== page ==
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The general conclusions drawn regarding this generation are that they are well-educated, entrepreneurial, ‘techie’ and
idealistic. They are risk takers and they want to use their knowledge to change the world. Unlike past generations, they want to make their passions, inspirations and desire to do good part of their work life as well as their private life.

What does this mean for interactions with the charity sector? A recent report by Professor Cathy Pharoah and Dr Catherine Walker, commissioned by City Philanthropy, highlighted the following: 53 percent of the under-35s want to volunteer more than they do; Nearly half of under-35s agree that employees are looking for companies which aim for social and environmental value as well as business success and profit. They have a greater expectation of what their employers can contribute and a desire for more opportunities to give time and money; 62 percent believe that opportunities at work to get involved in supporting charities and community groups help employees to develop work-related skills.

The report also showed that the most important factor in achieving more volunteering for respondents was the access to matching their skills and experience with appropriate opportunities. So it seems that there are strong indicators of the specific value of investing in the millennial employee’s willingness to support causes. At the FSI we work to support and develop small charities around the UK and speak to a lot of organisations who are desperate to engage with corporates but are also frustrated with, a perhaps slightly outdated opinion that these organisations only want to paint a few buildings for them. Whilst this can be useful, expert volunteering is a developing area and one which can really benefit charities, as well as those volunteering, and ultimately the company they work for.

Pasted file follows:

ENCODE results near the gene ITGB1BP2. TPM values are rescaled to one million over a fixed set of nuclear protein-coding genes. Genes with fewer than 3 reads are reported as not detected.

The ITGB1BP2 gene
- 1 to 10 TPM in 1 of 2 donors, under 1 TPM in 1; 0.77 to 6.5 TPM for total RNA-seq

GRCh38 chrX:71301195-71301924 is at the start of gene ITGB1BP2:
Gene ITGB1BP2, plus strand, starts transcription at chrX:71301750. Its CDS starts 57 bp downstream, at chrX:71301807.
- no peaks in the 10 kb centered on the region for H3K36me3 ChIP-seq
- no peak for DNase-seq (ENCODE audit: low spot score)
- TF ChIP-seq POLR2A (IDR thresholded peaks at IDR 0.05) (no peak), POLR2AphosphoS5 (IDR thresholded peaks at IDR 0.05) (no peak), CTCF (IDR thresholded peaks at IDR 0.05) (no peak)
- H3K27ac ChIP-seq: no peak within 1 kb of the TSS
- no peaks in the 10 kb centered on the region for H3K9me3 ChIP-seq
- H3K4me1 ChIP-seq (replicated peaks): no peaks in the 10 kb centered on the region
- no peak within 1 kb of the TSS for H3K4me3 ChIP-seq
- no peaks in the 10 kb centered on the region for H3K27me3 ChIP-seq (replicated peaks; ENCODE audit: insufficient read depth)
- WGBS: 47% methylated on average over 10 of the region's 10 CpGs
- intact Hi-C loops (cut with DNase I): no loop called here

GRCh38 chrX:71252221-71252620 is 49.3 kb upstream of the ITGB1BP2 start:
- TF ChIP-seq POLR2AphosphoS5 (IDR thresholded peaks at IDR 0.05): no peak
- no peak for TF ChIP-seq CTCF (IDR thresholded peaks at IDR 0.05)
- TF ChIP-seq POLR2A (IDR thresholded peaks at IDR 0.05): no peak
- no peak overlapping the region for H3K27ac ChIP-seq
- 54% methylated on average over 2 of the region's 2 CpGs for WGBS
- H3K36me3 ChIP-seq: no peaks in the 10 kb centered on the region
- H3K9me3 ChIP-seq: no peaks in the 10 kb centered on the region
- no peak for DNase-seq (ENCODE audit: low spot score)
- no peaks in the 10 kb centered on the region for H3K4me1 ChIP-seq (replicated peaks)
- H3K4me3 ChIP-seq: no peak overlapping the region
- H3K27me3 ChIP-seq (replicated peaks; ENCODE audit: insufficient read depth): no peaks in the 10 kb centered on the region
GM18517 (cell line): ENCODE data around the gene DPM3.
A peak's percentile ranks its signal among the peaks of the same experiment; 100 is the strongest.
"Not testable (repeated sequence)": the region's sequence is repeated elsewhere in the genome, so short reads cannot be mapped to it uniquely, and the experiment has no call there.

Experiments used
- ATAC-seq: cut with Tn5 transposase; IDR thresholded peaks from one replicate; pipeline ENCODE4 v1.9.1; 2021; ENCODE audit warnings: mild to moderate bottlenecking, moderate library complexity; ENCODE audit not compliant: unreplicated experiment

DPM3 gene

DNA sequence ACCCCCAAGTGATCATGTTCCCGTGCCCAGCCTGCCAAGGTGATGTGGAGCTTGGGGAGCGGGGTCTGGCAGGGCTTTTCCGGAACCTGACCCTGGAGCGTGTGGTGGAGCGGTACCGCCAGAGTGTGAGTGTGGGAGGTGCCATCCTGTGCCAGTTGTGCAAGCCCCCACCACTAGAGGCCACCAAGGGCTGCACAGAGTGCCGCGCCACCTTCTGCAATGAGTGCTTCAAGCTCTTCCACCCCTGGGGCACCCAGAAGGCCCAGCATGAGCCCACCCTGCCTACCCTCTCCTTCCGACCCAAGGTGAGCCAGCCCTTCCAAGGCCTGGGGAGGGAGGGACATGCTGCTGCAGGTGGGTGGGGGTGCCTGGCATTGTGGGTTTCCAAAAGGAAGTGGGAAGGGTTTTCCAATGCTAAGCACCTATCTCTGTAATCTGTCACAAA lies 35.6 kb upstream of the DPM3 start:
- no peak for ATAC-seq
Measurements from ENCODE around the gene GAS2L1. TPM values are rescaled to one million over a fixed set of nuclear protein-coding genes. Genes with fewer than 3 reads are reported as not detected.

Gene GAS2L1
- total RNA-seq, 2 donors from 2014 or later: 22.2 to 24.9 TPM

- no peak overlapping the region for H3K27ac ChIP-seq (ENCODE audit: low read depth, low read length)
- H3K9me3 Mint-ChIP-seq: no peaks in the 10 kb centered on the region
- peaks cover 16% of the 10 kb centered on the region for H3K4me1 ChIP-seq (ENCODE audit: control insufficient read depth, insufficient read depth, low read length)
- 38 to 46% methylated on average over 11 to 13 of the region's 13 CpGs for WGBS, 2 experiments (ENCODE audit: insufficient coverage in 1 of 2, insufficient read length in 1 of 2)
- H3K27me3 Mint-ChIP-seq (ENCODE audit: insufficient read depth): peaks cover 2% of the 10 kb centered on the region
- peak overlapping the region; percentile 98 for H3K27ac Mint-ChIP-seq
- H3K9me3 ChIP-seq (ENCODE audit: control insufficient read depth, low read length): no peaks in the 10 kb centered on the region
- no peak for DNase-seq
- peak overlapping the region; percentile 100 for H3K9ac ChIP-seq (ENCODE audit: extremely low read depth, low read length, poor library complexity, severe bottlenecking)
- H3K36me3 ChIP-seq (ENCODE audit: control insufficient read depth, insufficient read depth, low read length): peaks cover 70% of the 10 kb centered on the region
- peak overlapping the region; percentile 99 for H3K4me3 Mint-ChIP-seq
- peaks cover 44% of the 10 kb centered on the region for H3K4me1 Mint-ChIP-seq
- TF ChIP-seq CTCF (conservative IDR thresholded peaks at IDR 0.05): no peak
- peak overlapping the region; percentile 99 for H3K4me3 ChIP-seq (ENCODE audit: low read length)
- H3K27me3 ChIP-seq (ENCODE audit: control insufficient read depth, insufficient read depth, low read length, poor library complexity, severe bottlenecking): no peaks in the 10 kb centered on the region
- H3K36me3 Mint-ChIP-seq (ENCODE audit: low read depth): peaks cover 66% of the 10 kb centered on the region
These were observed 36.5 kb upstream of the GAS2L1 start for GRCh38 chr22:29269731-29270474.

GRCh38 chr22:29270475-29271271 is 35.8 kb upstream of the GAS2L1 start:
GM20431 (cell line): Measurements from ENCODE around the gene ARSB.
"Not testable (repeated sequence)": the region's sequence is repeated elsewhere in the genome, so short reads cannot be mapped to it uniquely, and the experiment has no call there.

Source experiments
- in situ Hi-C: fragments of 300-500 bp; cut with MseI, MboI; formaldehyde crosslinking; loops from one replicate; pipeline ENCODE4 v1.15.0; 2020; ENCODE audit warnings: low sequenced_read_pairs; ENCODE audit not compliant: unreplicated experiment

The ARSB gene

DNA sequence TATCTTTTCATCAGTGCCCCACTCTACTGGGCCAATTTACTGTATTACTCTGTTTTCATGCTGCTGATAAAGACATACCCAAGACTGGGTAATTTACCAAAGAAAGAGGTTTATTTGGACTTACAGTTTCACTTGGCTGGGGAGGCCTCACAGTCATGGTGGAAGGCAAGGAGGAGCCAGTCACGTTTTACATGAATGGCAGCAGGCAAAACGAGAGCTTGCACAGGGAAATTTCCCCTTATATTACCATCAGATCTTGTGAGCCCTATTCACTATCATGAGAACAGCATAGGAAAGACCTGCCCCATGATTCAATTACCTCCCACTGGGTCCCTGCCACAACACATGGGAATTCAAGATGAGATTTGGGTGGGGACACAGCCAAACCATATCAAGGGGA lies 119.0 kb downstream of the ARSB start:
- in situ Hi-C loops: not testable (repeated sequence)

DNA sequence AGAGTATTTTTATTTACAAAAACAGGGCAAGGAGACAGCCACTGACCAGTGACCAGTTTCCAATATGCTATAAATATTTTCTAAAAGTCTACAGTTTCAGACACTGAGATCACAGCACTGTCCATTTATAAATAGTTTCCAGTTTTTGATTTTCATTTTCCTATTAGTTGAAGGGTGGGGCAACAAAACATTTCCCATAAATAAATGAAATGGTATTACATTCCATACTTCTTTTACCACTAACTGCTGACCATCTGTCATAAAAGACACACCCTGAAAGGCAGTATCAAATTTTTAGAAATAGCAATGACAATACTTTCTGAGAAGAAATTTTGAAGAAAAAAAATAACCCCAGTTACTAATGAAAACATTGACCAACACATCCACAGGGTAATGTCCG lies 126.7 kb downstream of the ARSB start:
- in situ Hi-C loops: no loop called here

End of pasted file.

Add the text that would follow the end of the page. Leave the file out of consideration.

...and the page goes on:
One of the FSI’s programmes, Emerging Executives, offers employers and their employees exactly this. It is a talent management programme where we place talent from large companies onto the boards of small charities to gain practical board experience in a new and often challenging environment. The results have been excellent with a Head of Talent at Fujitsu, a global tech company telling us:

“What it does is give our people who are on a trajectory to get to board level the opportunity to really get experience sitting around a board table and making some critical decisions which are really going to affect people’s lives. Emerging Executives has been invaluable for things like motivation, relationship building, creativity, building confidence in individuals and we’ve seen success with these people, we’ve seen them go on to do bigger, more important jobs. We are finding that they are really developing as leaders as a result. People cite it as one the key development points in their career”

A graduate of the programme added the following showing the programme can meet the needs of millennials “I’m extremely proud to work for a company that places being a responsible business at its core. The partnership with the FSI and local charities has simply been fantastic and I think the experience has proved invaluable for all.”

Millennials are driving a fundamental change behind the way we think about corporate culture and the potential for impact in the third sector. Firms that are attracting and retaining the best and brightest of the next generation understand that they need to focus not only on their company’s charitable giving but also on how they are creating opportunities for their employees to ‘do good’. Empowering a workforce in this way helps to achieve productivity, personal fulfilment and ultimately workplace satisfaction.

Perhaps the way forward which would provide the ultimate benefit for companies, their employees, charities and ultimately their beneficiaries is to make real use of millennial’s drive, skills and desire to support organisations doing amazing work across the UK and overseas.

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